The name Enrique Olvera might not ring a bell for everyone. But to anyone who closely follows restaurant news beyond our own zip codes will likely perk up at the mention of Pujol, Olvera’s beautiful flagship in Mexico City. The chef is arguably the most famous culinary figure in Latin America, renown for modernizing Mexican cuisine by mining his country’s rich but often forgotten heritage.
Olvera’s profile has been rising in the U.S. over the last decade, having opened very successful restaurants in New York. I have often referred to Olvera as the Thomas Keller of Mexico, but in the latest ranking of the World’s 50 Best Restaurants, Olvera’s Pujol now ranks 12th — the highest rated restaurant in North America — while his swanky New York outpost, Cosme, follows at 23. Keller’s French Laundry and Per Se have slipped out of the Top 50 altogether. The tables have turned.
Now, after years of delays that were exacerbated further by the pandemic, Olvera has quietly opened his first West Coast restaurant, Damian, in Los Angeles. It’s located on a dead-end alleyway in the Arts District on the eastern fringe of downtown. The alley might be familiar to many. It’s the same as where the wildly popular Italian restaurant Bestia is located.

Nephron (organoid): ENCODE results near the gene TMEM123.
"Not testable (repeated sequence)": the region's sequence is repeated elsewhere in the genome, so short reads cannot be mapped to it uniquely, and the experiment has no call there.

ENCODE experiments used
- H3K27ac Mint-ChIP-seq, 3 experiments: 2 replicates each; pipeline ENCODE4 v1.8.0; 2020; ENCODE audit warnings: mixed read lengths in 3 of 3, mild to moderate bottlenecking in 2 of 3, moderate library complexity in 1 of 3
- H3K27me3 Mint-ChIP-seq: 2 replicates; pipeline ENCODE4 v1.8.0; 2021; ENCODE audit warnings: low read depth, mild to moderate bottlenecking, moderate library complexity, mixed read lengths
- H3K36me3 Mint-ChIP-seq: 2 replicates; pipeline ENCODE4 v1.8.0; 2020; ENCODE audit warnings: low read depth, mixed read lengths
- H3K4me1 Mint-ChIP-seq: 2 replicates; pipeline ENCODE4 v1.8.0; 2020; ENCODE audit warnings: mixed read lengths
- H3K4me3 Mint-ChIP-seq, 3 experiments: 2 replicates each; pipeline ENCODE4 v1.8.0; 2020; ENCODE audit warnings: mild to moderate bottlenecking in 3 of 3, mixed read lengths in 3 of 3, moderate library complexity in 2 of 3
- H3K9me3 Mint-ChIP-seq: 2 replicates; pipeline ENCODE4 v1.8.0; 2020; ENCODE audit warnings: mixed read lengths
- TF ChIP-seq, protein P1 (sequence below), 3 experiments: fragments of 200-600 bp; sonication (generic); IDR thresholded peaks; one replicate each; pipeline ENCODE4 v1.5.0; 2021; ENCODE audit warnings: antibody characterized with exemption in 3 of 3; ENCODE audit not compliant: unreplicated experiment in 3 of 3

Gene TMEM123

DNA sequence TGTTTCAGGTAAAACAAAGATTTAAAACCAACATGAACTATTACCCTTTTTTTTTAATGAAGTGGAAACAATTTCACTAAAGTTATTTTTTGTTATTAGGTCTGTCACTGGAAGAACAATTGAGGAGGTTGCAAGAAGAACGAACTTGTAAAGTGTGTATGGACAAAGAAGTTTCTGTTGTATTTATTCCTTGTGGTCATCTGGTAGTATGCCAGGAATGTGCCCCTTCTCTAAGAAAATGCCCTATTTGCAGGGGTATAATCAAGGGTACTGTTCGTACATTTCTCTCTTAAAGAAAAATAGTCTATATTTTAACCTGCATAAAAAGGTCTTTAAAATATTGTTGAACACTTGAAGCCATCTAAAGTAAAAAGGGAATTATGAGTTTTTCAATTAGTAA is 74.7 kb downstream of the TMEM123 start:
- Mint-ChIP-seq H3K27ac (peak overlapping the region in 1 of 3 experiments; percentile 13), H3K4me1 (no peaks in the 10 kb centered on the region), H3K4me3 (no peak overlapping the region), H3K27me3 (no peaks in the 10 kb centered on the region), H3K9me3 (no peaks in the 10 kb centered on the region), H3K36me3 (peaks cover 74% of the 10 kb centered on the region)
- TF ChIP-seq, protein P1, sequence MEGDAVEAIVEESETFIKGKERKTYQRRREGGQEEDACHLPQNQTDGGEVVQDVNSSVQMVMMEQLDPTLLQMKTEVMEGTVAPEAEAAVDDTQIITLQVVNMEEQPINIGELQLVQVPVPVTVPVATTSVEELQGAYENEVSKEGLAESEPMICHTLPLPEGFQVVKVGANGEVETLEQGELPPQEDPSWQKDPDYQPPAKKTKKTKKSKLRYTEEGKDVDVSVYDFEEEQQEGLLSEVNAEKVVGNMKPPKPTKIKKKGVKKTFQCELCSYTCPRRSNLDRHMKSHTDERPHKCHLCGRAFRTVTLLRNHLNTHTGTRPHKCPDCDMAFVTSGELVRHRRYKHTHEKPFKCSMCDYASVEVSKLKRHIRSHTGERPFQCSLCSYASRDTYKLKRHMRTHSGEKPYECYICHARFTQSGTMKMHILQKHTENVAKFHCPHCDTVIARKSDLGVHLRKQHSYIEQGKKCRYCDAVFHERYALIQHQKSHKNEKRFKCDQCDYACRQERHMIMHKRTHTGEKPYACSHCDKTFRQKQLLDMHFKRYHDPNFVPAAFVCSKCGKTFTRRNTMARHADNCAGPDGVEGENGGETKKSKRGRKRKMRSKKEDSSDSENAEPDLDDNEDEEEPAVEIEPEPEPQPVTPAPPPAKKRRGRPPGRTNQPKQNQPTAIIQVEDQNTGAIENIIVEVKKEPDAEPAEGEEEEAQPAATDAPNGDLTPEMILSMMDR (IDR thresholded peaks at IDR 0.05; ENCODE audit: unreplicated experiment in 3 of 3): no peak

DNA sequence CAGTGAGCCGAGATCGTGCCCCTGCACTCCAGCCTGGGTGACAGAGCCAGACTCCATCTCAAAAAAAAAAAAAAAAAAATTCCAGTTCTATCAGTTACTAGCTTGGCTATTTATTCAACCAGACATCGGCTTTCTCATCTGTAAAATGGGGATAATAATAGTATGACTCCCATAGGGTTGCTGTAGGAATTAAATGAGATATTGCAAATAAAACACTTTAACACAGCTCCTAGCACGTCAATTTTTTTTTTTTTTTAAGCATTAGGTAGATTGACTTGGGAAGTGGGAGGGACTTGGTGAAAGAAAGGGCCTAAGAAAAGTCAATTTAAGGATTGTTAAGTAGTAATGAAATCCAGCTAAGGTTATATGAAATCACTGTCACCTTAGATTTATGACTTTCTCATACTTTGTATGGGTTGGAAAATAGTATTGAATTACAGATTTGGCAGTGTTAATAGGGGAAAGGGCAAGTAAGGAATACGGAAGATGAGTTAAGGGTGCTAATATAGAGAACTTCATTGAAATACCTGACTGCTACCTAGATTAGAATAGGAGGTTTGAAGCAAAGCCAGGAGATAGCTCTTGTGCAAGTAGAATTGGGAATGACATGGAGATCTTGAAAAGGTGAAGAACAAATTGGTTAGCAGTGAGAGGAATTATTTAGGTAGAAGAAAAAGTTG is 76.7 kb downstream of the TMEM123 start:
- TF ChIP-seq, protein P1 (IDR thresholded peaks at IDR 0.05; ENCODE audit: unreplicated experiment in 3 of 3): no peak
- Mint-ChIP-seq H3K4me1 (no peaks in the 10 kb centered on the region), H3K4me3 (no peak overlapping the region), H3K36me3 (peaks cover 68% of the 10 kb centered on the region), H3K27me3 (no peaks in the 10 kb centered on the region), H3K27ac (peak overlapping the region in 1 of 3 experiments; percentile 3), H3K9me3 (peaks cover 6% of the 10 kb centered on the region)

When I arrive for dinner, there’s a short queue at the door, eager guests spaced at least 10 feet, ever mindful of the still-smoldering pandemic. At the entrance, a hostess asks for our wrists, at which she points an infrared thermometer to check our temperatures. She then quickly escorts us through the dining room (occupied by a lone couple) and out the backside of the building to a charming plant-filled courtyard hidden between two old warehouses. Jingly Mexican pop songs from the ‘70s make me smile.
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A few minutes in, I’m savoring an expensive tequila paired with a house-pressed tomato water called sangrita — a common way of sipping tequila in Mexico, especially among the affluent.
A complimentary basket of chips arrives. These are not ordinary chips, of course. These are whole tortillas, some blueish, some yellowish, that look as if they’ve been roasted in a wood-fired oven until they’ve begun to burn. They are brittle and intensely flavorful, made even more so when I spread the tortillas with thick, velvety pipian rojo made from dried red …read more
Source:: Los Angeles Daily News
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